“Blindspotting,” the debut film from director Carlos Lopez Estrada, filters an essay on privilege, gentrification and violence through the lens of one relationship. Colin (Daveed Diggs) and Miles (Rafael Casal) have been friends since childhood but still have much to learn from one another.
Set in Oakland, California the bulk of the action takes place over the course of Colin’s last three days of probation on an assault and battery charge. Living in a halfway house, Colin works as a mover, with best friend Miles, for his ex-girlfriend Val (Janina Gavankar) and has a strict curfew of 11 pm. He’s trying desperately to stay out of trouble but Miles, a loudmouth who carries a gun, is a loose cannon, always on the edge of blowing up the situation. When Colin witnesses a cop shoot an unarmed African-American man in the back he’s plagued by nightmares and an increasing sense of trauma and dread. A situation at a party that escalates out of control forces Colin to assess his place in the world, or at least, his place in a rapidly gentrifying Oakland.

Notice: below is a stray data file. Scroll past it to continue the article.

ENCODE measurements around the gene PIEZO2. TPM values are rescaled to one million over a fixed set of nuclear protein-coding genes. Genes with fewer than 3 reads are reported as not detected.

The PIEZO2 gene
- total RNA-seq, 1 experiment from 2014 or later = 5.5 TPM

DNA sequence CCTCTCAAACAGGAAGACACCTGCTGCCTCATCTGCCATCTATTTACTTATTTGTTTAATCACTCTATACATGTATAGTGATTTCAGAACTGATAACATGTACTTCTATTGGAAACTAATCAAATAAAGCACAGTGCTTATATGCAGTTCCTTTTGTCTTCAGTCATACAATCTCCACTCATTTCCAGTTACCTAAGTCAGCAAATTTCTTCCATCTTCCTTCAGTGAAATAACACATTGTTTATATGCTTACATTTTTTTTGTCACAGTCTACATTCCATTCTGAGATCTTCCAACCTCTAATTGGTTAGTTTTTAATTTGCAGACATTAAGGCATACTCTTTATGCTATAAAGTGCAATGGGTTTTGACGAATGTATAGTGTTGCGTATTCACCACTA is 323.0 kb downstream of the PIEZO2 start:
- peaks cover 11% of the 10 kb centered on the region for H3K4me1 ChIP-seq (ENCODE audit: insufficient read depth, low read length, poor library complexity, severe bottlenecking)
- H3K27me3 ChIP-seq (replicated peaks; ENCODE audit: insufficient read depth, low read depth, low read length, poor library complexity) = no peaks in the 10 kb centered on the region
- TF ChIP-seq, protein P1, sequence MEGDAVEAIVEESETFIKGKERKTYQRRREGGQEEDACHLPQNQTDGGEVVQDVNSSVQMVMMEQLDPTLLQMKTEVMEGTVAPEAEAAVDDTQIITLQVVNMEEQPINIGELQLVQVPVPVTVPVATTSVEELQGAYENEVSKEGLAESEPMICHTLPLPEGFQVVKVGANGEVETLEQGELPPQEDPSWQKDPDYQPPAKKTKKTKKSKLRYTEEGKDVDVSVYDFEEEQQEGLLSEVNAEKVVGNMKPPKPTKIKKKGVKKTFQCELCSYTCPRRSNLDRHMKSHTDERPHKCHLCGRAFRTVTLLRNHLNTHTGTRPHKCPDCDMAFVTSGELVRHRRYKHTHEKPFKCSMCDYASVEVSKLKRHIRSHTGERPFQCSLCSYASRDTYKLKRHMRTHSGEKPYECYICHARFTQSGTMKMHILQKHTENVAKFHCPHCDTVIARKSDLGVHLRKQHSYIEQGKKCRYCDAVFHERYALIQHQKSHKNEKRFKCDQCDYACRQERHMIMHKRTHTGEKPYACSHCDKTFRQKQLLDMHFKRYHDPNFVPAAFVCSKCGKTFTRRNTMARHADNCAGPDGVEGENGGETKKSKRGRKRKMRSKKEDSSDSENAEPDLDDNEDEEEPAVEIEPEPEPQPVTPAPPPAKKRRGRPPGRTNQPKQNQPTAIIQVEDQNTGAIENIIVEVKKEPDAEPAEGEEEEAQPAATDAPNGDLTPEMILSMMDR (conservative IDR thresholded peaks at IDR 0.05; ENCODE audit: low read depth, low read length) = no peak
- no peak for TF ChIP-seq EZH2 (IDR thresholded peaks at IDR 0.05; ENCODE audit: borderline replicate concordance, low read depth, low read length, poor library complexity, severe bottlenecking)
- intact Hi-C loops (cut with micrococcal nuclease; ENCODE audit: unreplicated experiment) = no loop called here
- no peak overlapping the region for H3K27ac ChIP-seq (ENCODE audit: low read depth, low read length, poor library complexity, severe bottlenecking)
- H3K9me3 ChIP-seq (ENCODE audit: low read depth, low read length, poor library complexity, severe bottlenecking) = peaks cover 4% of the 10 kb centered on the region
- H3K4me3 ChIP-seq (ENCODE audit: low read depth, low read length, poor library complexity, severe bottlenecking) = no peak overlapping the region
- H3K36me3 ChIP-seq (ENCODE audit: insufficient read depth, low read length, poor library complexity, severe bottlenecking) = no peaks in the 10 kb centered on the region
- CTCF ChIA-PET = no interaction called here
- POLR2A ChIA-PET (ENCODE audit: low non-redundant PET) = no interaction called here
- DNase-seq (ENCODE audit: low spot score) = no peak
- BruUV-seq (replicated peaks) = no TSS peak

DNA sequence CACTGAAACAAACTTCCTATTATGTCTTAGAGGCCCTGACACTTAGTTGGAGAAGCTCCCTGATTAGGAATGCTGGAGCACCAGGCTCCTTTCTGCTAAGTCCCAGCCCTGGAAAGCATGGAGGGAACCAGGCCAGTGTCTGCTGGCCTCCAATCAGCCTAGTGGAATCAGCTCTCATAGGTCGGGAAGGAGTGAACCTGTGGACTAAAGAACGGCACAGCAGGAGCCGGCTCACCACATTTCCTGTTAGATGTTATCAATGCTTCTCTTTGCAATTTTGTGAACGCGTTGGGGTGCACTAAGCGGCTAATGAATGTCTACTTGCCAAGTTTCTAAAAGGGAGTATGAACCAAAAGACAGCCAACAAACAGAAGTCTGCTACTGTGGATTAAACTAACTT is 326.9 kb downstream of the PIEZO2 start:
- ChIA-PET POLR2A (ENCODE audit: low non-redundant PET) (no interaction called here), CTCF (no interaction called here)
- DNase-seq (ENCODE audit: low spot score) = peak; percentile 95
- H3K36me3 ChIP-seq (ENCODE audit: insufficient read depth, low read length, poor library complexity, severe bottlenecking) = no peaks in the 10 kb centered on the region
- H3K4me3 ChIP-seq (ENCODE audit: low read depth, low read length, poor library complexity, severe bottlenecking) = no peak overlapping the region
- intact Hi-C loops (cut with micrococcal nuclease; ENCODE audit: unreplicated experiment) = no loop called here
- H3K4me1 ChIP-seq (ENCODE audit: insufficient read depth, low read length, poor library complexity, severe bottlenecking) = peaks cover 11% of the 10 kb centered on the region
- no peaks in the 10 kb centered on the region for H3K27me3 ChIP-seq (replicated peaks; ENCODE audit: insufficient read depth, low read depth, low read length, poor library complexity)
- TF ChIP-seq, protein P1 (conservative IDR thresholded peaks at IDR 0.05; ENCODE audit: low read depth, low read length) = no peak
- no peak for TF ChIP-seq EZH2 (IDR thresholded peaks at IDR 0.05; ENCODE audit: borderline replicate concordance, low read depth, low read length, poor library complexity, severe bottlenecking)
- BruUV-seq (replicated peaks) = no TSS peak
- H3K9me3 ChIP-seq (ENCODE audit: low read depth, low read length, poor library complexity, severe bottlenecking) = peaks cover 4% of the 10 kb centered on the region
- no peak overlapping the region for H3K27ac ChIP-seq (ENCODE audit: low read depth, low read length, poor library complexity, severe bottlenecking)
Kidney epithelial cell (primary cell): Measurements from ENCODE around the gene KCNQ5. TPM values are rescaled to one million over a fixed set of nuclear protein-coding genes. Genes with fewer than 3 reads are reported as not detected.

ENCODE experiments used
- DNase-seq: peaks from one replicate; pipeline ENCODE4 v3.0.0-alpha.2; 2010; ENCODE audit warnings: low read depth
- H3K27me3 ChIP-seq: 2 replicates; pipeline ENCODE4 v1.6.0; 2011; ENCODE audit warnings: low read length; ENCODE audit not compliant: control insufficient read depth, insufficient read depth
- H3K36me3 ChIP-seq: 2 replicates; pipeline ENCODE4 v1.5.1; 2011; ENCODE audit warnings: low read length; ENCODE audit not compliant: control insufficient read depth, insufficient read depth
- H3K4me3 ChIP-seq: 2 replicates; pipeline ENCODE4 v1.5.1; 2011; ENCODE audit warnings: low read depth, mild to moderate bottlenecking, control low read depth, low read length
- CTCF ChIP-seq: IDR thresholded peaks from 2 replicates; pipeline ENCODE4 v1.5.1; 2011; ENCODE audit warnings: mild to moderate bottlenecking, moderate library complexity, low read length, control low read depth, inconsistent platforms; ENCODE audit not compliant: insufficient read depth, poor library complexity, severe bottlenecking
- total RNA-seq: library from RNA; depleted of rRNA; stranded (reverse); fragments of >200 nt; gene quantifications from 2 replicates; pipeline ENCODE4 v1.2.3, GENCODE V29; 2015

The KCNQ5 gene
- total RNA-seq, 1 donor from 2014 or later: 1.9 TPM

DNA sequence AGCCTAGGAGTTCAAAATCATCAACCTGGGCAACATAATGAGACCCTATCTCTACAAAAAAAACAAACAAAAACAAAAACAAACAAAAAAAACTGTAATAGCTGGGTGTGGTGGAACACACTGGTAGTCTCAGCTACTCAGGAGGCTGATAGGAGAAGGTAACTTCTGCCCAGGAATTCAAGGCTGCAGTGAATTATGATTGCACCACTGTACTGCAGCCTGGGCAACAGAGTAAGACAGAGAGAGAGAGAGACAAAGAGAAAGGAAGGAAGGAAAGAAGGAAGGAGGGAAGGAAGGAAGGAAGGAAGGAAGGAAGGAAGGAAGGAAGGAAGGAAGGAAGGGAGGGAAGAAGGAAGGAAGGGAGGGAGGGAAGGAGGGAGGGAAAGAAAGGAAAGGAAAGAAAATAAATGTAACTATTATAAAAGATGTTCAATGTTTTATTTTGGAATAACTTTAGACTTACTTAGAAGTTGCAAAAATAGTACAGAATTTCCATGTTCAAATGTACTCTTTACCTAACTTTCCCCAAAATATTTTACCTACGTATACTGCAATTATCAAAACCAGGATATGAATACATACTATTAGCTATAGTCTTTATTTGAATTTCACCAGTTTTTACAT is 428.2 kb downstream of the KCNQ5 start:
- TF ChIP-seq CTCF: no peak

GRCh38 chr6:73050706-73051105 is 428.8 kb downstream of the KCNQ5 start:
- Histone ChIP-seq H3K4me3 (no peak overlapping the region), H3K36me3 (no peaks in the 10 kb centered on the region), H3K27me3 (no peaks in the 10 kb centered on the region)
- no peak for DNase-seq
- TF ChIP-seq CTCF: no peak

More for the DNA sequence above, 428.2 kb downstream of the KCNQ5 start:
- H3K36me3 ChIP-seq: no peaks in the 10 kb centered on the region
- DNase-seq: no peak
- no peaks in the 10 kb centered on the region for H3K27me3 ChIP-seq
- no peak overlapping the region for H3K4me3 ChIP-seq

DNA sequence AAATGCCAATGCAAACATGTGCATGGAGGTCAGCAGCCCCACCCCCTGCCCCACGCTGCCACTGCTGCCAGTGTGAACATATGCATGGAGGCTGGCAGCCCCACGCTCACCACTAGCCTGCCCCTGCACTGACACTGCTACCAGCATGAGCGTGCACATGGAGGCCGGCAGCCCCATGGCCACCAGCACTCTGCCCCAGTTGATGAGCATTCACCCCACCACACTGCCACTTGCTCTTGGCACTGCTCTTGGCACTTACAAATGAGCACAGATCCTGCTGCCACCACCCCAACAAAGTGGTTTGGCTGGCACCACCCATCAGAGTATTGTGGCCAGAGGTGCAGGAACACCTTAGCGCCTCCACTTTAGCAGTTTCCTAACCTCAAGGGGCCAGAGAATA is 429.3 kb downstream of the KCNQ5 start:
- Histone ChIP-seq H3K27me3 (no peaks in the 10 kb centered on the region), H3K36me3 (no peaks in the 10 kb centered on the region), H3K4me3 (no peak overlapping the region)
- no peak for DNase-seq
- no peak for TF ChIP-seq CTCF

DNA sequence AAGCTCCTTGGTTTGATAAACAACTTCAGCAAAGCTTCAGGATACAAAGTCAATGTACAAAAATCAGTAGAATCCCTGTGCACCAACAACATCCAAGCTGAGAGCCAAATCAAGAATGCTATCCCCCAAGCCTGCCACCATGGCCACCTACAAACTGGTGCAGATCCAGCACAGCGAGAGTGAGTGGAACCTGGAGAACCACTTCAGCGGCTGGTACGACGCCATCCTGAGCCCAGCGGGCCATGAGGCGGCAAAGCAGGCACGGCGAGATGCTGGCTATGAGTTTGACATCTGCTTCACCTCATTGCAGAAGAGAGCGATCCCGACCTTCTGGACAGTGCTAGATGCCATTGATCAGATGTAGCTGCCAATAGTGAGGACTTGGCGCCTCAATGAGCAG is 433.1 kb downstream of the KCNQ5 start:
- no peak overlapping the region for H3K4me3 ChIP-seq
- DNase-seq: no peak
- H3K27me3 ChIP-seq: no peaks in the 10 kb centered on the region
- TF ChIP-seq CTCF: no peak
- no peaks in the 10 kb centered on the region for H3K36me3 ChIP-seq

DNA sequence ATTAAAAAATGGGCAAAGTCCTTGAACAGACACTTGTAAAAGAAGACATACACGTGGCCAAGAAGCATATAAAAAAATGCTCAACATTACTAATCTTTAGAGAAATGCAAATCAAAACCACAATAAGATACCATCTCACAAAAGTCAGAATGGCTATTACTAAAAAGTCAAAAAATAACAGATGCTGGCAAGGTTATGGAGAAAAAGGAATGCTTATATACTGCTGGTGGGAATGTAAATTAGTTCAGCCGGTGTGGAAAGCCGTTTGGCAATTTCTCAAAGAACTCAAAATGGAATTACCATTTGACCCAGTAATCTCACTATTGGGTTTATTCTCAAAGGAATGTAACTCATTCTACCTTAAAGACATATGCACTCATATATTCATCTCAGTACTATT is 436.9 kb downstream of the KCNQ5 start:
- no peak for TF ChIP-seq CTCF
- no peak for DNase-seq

“Blindspotting” is a happily undisciplined a movie. Raw and brimming with ideas, it’s an exciting look at contemporary life that kicks preconceive notions of storytelling to the curb. Co-writers and co-stars Diggs and Casal weave a story that bristles with provactive ideas. Funny one moment, tragic the next, it confronts the viewers ideas not only on the narrative form of the storytelling but the stereotypes so often used to portray people of colour in movies.
Director Estrada builds tension all the way through leading up to a surreal showdown that brings the story into sharp focus.
Despite many stylish flourishes “Blindspotting” feels authentic. Perhaps it’s because of the warm camaraderie between Diggs and Casal or perhaps it’s because of the sense of nuance given to large scale issues of race, loyalty and class.